7. Hannah*, 29, locked herself out of her flat — unfortunately, not the first time, but she knew roughly what it should cost. When the locksmith arrived, he demanded almost three times as much as customary. “When I queried the cost, he began shouting at me and told me he knew where I lived. As a woman living on my own, already stressed from being locked out, I felt really intimidated and paid the money. But in hindsight I wish I’d stood my ground and called the police.”
  8. TaskRabbit explained that all complaints are thoroughly investigated, and that a tradesperson’s account may be “paused” depending on the severity until the investigation is over. “TaskRabbit has a number of policies in place and a process to support clients, including a process to ensure anonymity — this includes disclosing no details of the client who has complained to the alleged perpetrator. As standard, client addresses are no longer visible once a task has been completed, and Taskers cannot see client’s full names or their contact details.”

And these are just eight of the most salient points brought out in the article. Now: our advice. And it's not just limited to women - men are just as likely to be victims of most of the tactics outlined here, albeit they are far less likely to become victims of sexual harassment. But reports of overcharging and threats when disputes arise, especially amongst the elderly, are legion. And attempts to resolve issues once such behaviour has already taken place are invariably futile.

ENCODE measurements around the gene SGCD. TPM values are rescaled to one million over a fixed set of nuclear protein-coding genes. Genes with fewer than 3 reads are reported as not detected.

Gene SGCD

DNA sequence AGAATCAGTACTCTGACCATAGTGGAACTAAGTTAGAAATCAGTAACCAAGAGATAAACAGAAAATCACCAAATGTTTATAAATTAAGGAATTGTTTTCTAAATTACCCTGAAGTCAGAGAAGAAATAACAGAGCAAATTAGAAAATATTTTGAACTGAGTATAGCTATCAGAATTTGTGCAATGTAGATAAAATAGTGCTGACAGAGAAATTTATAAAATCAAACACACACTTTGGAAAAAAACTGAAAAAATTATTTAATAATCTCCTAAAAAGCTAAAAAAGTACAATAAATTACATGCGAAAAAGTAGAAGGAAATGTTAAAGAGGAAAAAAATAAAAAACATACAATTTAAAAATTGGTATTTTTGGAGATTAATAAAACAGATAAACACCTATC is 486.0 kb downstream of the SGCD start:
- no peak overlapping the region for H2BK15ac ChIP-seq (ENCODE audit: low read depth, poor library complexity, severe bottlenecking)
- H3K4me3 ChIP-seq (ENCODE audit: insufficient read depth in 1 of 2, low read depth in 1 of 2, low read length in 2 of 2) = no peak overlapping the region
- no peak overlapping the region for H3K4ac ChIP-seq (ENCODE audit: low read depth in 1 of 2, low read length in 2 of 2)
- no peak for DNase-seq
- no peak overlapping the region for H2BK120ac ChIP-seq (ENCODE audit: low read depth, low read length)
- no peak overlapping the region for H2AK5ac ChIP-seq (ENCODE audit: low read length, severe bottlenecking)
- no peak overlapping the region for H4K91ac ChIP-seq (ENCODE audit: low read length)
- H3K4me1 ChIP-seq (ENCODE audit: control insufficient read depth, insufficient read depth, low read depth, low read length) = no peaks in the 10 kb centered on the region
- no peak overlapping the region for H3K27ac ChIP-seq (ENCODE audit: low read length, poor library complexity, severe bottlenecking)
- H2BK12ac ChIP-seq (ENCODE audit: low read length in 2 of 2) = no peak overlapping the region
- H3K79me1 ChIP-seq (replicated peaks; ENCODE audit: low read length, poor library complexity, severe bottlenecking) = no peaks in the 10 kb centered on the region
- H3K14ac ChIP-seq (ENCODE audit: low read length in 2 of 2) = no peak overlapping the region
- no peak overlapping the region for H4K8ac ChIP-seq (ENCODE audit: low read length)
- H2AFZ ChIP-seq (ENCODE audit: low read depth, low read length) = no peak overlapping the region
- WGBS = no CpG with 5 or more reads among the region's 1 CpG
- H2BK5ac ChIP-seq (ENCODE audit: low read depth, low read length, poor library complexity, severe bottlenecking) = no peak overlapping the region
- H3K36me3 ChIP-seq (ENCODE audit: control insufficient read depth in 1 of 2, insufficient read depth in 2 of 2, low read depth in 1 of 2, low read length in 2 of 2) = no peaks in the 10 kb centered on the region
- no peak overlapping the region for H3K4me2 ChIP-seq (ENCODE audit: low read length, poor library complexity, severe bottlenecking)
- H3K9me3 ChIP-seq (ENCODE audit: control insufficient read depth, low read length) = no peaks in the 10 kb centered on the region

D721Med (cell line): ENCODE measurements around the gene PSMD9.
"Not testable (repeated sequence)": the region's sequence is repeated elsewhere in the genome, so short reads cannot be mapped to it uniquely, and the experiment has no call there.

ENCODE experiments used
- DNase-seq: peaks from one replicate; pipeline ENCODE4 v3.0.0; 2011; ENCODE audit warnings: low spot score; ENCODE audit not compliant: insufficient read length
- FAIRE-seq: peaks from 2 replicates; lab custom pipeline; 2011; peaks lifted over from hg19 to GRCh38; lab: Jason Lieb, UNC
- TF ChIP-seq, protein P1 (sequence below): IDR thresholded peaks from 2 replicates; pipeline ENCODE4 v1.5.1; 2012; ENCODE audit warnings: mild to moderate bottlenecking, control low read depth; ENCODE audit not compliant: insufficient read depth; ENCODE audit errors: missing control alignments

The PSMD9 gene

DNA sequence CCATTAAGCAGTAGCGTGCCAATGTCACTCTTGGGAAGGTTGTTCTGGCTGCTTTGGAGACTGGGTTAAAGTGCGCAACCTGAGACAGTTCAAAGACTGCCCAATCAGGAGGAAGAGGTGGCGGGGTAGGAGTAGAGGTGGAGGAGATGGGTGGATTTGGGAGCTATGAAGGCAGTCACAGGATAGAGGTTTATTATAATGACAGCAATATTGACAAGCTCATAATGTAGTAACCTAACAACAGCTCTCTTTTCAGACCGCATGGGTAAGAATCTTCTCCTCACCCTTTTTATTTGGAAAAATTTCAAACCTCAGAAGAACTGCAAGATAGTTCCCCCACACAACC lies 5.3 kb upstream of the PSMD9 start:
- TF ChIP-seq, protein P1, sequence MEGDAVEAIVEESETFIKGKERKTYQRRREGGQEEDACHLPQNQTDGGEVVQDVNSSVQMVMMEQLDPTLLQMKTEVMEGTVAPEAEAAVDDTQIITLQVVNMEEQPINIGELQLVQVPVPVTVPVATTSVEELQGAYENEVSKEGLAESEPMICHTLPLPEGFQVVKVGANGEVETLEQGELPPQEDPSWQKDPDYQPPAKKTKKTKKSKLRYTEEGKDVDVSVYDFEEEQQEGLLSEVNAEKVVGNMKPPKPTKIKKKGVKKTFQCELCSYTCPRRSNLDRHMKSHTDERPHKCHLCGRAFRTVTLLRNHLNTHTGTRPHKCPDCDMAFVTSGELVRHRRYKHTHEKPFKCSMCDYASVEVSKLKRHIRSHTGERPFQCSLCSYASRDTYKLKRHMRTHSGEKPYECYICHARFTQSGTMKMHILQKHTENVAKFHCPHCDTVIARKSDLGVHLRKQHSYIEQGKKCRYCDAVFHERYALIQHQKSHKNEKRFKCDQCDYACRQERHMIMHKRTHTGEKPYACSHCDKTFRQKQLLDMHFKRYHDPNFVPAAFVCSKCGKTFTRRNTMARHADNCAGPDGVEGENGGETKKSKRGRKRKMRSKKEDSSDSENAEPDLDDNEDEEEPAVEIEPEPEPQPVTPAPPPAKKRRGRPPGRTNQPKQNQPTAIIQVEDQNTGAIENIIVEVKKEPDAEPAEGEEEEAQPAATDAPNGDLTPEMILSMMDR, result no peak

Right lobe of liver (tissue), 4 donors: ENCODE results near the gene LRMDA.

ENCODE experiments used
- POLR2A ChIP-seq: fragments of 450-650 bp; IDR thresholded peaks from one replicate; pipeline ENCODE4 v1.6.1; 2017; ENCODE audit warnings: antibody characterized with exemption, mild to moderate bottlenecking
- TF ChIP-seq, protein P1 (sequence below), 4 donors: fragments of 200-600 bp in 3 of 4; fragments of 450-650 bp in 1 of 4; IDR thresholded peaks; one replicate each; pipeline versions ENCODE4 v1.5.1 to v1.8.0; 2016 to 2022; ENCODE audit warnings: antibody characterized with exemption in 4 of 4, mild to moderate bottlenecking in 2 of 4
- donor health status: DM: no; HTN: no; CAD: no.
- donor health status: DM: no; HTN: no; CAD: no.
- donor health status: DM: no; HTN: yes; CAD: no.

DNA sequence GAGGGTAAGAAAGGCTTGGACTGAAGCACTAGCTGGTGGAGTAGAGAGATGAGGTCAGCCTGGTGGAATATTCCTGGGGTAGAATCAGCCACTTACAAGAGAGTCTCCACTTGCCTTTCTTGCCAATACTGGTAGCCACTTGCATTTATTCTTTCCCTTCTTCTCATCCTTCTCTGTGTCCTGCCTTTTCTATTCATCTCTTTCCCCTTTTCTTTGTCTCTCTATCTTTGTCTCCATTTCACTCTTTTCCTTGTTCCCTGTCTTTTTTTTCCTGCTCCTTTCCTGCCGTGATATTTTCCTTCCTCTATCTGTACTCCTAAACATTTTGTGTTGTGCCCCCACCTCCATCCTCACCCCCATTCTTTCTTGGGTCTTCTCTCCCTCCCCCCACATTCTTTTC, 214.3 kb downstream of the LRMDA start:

How should women - and consumers in general - choose tradespeople?
  1. Never, ever use a trade - be it plumber, roofer, electrician, builder, painter - that does not have a registered business address and, crucially, a listing on Google (see the example below). Far too many unscrupulous tradespeople work solely from mobile phones these days and guess what, when things go awry? The number is discontinued.
  2. Always, always read the previous Google reviews of that business/trade. They will rarely all be positive, but you should read the responses the business has posted, and quiz the business on them before agreeing to appoint them.